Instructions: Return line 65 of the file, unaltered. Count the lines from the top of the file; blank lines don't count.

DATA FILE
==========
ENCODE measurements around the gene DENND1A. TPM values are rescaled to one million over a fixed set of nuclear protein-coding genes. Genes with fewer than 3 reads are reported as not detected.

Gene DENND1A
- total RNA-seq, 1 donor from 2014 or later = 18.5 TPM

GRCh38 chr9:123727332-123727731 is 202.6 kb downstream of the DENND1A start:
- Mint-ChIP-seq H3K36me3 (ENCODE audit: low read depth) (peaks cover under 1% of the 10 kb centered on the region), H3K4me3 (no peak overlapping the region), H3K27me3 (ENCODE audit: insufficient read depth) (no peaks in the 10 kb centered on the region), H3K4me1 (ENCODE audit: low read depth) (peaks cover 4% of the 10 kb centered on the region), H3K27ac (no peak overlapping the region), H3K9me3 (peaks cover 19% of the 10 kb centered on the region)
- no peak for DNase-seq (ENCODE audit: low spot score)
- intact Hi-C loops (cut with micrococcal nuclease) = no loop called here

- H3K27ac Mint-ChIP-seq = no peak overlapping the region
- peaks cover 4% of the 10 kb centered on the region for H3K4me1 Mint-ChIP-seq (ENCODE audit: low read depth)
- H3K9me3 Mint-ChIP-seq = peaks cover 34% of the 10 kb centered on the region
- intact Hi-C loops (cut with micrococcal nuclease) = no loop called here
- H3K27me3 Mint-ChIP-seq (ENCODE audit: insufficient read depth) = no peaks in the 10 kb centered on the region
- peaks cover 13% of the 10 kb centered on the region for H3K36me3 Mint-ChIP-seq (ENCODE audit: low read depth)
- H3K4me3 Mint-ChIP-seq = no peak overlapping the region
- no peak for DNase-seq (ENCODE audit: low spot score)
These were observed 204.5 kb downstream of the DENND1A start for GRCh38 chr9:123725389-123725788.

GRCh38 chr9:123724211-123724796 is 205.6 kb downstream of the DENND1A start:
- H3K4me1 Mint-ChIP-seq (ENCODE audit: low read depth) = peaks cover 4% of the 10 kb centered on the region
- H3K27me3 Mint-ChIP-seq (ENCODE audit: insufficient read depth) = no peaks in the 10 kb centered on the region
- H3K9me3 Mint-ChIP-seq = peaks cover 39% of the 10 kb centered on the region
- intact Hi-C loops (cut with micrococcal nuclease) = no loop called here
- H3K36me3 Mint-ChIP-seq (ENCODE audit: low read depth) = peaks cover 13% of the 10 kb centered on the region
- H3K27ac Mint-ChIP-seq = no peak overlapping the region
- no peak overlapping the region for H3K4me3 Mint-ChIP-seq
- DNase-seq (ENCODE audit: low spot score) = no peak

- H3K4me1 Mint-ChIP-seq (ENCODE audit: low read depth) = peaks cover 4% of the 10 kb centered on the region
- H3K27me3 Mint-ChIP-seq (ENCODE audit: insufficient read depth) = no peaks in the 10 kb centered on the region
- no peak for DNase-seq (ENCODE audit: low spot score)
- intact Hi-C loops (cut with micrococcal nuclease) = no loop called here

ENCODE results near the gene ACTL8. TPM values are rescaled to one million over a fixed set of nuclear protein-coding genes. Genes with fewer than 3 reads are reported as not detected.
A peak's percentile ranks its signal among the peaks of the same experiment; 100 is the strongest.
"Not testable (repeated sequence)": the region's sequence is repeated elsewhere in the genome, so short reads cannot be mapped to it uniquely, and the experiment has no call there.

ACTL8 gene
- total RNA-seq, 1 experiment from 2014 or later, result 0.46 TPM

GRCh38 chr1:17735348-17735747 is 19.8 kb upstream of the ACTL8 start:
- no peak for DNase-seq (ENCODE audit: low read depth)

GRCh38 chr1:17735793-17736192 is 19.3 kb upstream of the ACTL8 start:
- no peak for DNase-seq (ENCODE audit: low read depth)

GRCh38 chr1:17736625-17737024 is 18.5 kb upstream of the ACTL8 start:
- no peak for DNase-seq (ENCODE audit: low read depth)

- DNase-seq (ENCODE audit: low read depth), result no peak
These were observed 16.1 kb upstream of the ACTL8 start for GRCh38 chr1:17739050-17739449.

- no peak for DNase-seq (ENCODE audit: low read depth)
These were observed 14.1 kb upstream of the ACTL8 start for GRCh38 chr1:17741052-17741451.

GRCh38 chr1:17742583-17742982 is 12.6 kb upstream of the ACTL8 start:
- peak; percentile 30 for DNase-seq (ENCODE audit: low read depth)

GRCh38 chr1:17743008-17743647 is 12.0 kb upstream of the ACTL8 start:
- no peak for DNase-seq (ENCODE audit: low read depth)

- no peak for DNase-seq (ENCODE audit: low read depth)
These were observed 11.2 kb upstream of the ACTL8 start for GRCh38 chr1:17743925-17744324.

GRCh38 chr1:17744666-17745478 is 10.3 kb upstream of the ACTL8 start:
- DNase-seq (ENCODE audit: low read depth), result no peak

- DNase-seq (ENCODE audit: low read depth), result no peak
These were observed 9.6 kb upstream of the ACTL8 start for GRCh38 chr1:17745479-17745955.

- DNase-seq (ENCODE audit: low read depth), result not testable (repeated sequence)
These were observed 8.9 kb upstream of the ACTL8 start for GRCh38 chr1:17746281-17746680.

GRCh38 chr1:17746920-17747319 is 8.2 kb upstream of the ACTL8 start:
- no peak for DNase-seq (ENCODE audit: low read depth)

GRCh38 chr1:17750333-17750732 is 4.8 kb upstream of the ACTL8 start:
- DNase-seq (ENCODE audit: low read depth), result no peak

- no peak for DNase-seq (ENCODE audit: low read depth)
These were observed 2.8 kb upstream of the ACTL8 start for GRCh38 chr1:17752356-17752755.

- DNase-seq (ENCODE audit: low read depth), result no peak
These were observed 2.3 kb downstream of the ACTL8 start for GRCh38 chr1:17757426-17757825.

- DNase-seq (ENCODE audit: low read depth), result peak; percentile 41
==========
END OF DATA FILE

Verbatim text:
- DNase-seq (ENCODE audit: low read depth), result peak; percentile 41